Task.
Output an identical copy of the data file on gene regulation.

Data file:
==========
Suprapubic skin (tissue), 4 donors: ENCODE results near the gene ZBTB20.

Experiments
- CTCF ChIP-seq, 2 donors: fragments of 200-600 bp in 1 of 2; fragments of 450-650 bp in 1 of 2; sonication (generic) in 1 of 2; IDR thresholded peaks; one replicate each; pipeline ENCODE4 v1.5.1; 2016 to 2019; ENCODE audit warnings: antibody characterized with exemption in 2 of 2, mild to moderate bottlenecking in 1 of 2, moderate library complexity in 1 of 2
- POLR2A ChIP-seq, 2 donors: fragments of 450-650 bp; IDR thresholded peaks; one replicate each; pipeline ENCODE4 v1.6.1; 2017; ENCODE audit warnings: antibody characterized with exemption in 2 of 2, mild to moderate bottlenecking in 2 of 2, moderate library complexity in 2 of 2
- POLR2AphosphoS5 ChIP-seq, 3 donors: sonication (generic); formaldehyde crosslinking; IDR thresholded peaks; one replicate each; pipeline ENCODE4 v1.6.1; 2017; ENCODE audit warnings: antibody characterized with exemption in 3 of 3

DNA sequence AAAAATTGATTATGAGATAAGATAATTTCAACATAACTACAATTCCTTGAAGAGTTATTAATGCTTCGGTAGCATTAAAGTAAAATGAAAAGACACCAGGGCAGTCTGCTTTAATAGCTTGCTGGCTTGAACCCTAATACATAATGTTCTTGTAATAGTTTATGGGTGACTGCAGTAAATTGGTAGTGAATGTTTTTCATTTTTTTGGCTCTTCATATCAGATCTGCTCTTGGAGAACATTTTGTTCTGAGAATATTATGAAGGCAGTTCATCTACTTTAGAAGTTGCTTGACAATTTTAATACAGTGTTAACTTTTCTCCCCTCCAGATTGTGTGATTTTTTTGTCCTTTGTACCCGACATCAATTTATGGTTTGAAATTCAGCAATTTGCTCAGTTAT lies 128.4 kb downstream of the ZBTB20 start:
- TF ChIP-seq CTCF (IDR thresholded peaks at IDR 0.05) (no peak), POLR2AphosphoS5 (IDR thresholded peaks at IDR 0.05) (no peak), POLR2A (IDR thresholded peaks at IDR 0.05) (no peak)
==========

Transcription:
Suprapubic skin (tissue), 4 donors: ENCODE results near the gene ZBTB20.

Experiments
- CTCF ChIP-seq, 2 donors: fragments of 200-600 bp in 1 of 2; fragments of 450-650 bp in 1 of 2; sonication (generic) in 1 of 2; IDR thresholded peaks; one replicate each; pipeline ENCODE4 v1.5.1; 2016 to 2019; ENCODE audit warnings: antibody characterized with exemption in 2 of 2, mild to moderate bottlenecking in 1 of 2, moderate library complexity in 1 of 2
- POLR2A ChIP-seq, 2 donors: fragments of 450-650 bp; IDR thresholded peaks; one replicate each; pipeline ENCODE4 v1.6.1; 2017; ENCODE audit warnings: antibody characterized with exemption in 2 of 2, mild to moderate bottlenecking in 2 of 2, moderate library complexity in 2 of 2
- POLR2AphosphoS5 ChIP-seq, 3 donors: sonication (generic); formaldehyde crosslinking; IDR thresholded peaks; one replicate each; pipeline ENCODE4 v1.6.1; 2017; ENCODE audit warnings: antibody characterized with exemption in 3 of 3

DNA sequence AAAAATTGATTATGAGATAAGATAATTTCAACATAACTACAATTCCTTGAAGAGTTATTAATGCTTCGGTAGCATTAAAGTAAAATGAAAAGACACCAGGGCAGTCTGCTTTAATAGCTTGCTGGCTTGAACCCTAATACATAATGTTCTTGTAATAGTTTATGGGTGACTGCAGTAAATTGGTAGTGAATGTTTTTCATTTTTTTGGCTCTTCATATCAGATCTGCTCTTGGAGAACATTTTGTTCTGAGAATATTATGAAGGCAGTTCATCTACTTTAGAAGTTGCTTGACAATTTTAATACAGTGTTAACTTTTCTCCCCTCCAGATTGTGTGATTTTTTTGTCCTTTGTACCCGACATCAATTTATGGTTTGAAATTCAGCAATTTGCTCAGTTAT lies 128.4 kb downstream of the ZBTB20 start:
- TF ChIP-seq CTCF (IDR thresholded peaks at IDR 0.05) (no peak), POLR2AphosphoS5 (IDR thresholded peaks at IDR 0.05) (no peak), POLR2A (IDR thresholded peaks at IDR 0.05) (no peak)